February 27 morning skate quotes: Darryl Sutter - LA Kings Insider

On what he took from the last Detroit game:
“Basically, we responded [after] we played Detroit…When you win a faceoff in the last few seconds and you still lose the game on that one faceoff, it can pull your team down. So it’s not anything that happened during that game. It’s how we responded the next night. St. Louis – and we talked about it afterwards – that’s why we’re, quite honest, a good club because we’re resilient like that.”

On whether the last Detroit game was a “starting point” for this group:
“We might look back at it and say ‘we didn’t get a point and we finished ninth.’ I’ll tell you in two months. I mean there are no starting points or finishing points in this season. Whatever happened last game, it’s over. That’s the way the game is. If you dwell on anything bad from last night, you aren’t going to be good tonight. When you’re in a tight schedule, you can’t dwell on anything, other than your next game. To find two or three good things to carry on, you’ve got to trust your team. That’s what we try and do. That’s the only thing I take out of that game.”

On whether the compacted schedule affects practice time:
“Absolutely. Because, you know what? You get a really good feel for your team, and you know from travel and guys know from traveling all the time that you get a really good read on your team in terms of the energy level…I said it yesterday, [Anaheim] played the night before, and you could see they didn’t quite have the energy. So you want to get them re-loaded for tonight. We’re [trying to give] guys 20 minute practices, some guys 40 minutes. You just manage it so much differently than any other times.”

On how the shortened schedule affects teams and players:
“The top players, end of shifts. How you’re using them. Their ice times. A lot of top guys are on power play, penalty kill, and they’re taking faceoffs. All those things we’ve cut. Other than the injuries on the back end, we’ve had to play Drew and Robbie more than obviously we’d like. Up front, we’ve tried to pull [minutes]. Really, guys are two, three minutes down, other than Kopitar. You know what? Somebody’s…talking about depth, you talk about depth, well depth doesn’t really friggin’ matter unless your top guys are [playing well], cause depth just means deep. If the top guys aren’t performing at a high level, it doesn’t matter how much depth you have. You’re going to win and lose with those top guys, and then your depth comes into it. That’s the biggest part, I think, of what I’ve seen so far.”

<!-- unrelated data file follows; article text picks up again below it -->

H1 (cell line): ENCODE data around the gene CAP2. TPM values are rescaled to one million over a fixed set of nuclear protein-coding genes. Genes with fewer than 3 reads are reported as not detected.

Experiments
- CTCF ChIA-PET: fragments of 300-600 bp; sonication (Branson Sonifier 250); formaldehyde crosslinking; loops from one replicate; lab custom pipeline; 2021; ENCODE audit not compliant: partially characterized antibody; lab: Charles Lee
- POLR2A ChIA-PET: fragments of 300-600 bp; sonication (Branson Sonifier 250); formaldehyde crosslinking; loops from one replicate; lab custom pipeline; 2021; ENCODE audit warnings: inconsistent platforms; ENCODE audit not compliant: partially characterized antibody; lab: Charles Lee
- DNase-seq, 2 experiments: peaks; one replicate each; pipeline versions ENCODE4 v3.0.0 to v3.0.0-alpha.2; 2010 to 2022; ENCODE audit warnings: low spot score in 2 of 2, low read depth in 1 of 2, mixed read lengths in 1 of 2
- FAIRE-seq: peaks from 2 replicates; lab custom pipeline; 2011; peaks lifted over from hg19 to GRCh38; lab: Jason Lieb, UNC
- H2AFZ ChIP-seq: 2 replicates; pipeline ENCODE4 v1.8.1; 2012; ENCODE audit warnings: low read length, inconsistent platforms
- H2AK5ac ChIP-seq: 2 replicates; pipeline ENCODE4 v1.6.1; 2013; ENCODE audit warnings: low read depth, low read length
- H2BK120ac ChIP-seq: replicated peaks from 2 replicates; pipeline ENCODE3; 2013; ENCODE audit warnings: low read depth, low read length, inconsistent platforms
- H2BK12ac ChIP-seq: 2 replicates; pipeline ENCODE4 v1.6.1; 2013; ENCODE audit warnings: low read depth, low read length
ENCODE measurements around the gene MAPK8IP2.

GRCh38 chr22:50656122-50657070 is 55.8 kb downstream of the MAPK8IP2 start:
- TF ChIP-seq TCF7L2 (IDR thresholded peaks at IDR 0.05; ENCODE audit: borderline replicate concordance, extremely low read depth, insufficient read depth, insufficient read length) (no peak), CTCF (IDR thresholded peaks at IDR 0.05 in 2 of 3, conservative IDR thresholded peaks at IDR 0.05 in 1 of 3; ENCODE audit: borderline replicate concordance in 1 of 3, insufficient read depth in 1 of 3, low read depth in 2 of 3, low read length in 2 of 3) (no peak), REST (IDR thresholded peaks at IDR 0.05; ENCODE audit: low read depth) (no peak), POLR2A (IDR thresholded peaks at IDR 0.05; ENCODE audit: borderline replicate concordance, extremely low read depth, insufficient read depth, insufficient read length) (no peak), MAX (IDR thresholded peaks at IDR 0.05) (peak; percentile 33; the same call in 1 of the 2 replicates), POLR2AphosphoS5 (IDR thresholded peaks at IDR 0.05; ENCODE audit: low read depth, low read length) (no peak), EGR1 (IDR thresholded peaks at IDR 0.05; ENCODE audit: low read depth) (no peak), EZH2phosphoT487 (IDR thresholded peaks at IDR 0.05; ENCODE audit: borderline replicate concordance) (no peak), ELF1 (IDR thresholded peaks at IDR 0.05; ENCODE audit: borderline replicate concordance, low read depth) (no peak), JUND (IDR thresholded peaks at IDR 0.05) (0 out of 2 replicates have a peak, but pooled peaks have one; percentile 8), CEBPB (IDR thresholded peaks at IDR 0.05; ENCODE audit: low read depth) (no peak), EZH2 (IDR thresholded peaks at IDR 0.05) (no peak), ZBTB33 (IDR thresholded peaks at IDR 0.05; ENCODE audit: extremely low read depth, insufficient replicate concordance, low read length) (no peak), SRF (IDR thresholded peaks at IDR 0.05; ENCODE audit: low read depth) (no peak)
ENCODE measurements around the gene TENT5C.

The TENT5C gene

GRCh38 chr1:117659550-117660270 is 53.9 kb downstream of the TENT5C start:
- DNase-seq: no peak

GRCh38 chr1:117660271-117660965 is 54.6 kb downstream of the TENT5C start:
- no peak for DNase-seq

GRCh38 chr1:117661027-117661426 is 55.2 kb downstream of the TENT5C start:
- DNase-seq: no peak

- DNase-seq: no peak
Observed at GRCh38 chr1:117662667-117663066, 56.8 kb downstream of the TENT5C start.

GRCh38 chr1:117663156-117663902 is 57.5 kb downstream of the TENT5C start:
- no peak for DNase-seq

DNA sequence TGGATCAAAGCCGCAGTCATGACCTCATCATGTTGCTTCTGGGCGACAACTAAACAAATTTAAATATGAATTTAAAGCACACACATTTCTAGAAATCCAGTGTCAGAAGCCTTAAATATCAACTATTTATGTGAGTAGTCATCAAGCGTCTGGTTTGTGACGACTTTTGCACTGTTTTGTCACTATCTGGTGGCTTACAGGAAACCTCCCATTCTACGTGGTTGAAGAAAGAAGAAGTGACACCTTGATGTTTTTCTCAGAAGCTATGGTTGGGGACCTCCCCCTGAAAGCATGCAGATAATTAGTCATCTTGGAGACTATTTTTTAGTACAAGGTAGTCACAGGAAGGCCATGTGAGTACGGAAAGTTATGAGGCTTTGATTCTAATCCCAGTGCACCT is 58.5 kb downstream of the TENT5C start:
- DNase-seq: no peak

On whether the Red Wings’ systems have changed with Nicklas Lidstrom’s retirement:
“They’re playing a little more of a push game where [before] there was a little bit more of a control [game], just because Nicklas was playing 30 minutes, right? Having the guy calling the plays and making the plays and slowing it all down – it’s a little different for them. They’re playing more of a push-the-play type of [game]. If you look at it, quite honest, Datsyuk and Zetterberg – this team has scored 57 goals. They [have 47 combined points]. So they’re still pretty central figures as to what’s going on. And then Brunner probably hasn’t gotten enough respect. He’s got 10 goals. That’s a significant number in the league when two guys are – they’re not a high scoring, dominant team offensively, but those guys are in on that many goals is pretty significant. Also, when their power play hasn’t been a dominant power play, like it was before, and they’re still [scoring], it tells you the impact that those two guys have.”

On whether the schedule has affected Keaton Ellerby’s acclimation:
“It’s just not on-ice that you’re working with [him]. It’s not Ellerby, specifically. You’ve got four guys with limited experience. It’s not ‘breaking them down’; it’s ‘building them up’ more than breaking them down. They don’t just learn by doing it right, they learn by watching it or talking with other players or talking with coaches. I think they’re all pretty much the same. We need Robbie Scuderi to do it by example, and then we need the other five guys – whoever’s in, the five guys – to not use inexperience as an issue.”

On whether Ellerby’s Florida background makes his acclimation different from players who have come up from Manchester and have been a part of the organization:
“You’re playing against a different level of people. Keaton hasn’t played that much. He’s played a few minutes in Florida. The Eastern Conference is significantly different than the Western Conference.”

On whether a 7:00 pm start time changes his preparation:
“No. You just have to remember it, right? We’ve had so many damn start times different. Noon, one, seven, seven thirty, eight, like, literally, you look at it – it’s crazy. You’ve just got to remember it.”

On whether he prefers a 7:00 start time:
“You know what, I’m fine. I don’t like noons. I don’t think anybody does. But…it’s like last week, Edmonton and Calgary – those are long days. Two eight o’clock games. Guys want to get going…Still, the best thing about being out west is you can start watching games at four…You watch games until you go to bed…Last night was awesome, because you started in the east and finish all the way over.”